Every person who gets interviewed on television says the same thing using almost identical words. It’s our current American mantra, that those hooligans who rioted in our Capitol are not really who we are. Not really. Maybe a few of us. Surely not most of us, and definitely not me or you.

I think this is exactly who we are. We don’t like to advertise it because it’s embarrassing. We’ve stood in front of the world and told them we are the protectors of liberty — despite being the last people to deliver liberty to many citizens. Women (who aren’t a minority, but nonetheless are treated as such), yellow, brown, and black folks — and anyone who isn’t a “proper Christian” have been ostracized, given the worst work and the lowest pay. Slavery was officially ended, but Jim Crow took over without a murmur of protest and ended a mere 55 years ago. Our equality is quite recent and not nearly as equal as it’s supposed to be.

Black parents warn their children to be ultra-careful lest the police shoot them for being Black while, in last month’s attempted coup, that mob were “okay” because (can you guess the answer?), they are white. Simultaneously, Black protesters carrying a cell phones or paper coffee cup are killed — for nothing. Being Black is dangerous.

As someone who ISN’T Black, I can’t see any other reason why so many Black men get shot other than being Black. My husband is Black (or, as our granddaughter says, dark beige). He’s never been shot, but he has been roughed up. All the excuses I’ve heard about how they thought a can of Fresca or a cell phone was a weapon ring hollow. Increasingly hollow each time it happens.

Americans scream about liberty for one of two reasons.

Either someone foolishly suggested controlling guns,
or we’ve been asked to do something inconvenient
which doesn’t directly benefit us, even if it will benefit everyone else.

The previous photograph was something new — the Confederate flag inside the United States capitol. Even during the Civil War, this never occurred. Shame, shame, shame on anyone who cheered for this travesty. Meanwhile, I keep hearing about how “we come together in times of danger.” Really? Was that murderous mob our new idea of “coming together?”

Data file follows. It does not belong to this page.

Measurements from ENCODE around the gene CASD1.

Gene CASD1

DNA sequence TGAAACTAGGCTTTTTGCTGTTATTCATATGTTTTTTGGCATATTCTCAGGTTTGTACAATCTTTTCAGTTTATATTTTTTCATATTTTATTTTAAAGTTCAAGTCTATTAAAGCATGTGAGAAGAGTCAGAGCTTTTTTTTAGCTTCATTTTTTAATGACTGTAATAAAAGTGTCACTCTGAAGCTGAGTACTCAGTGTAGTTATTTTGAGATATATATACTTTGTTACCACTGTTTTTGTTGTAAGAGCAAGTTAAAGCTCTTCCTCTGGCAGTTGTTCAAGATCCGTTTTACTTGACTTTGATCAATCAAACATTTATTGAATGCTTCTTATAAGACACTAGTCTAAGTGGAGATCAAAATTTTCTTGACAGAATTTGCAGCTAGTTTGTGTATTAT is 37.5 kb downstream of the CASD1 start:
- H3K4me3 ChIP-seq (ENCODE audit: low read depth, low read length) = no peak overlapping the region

Where was the “coming together” while half a million of us died from COVID? Who was protecting us? Say what you want, but this is a country comprised of self-centered, greedy people whose only interest is their own welfare and the size of their bank account. When and how did greed become the single issue for so many people? How come so many Americans claim to believe in Christianity yet act antithetically to what they (supposedly) believe? What happened to conscience? What happened to a basic understanding of right and wrong? Where did compassion go?

When did our failure begin? Is this the end result of a constitution that allowed — even encouraged — slavery?

I have no answer. I was raised by parents who taught us equality and believed it. No one used bigoted wording. I was raised to believe we are all obligated to pay a little more so everyone could have a better life. That’s also how Garry was raised. That’s what we believed growing up and it’s what we believe now.

I thought everyone believed this. I felt that everyone had an intrinsic understanding of right and wrong and that understanding was embedded in our DNA. These days, I’m wondering. I see so many people for whom the concept of “fairness” is meaningless. They don’t care whether it’s fair or not. All they want to know is if it’s good for them and to hell with the rest of the world.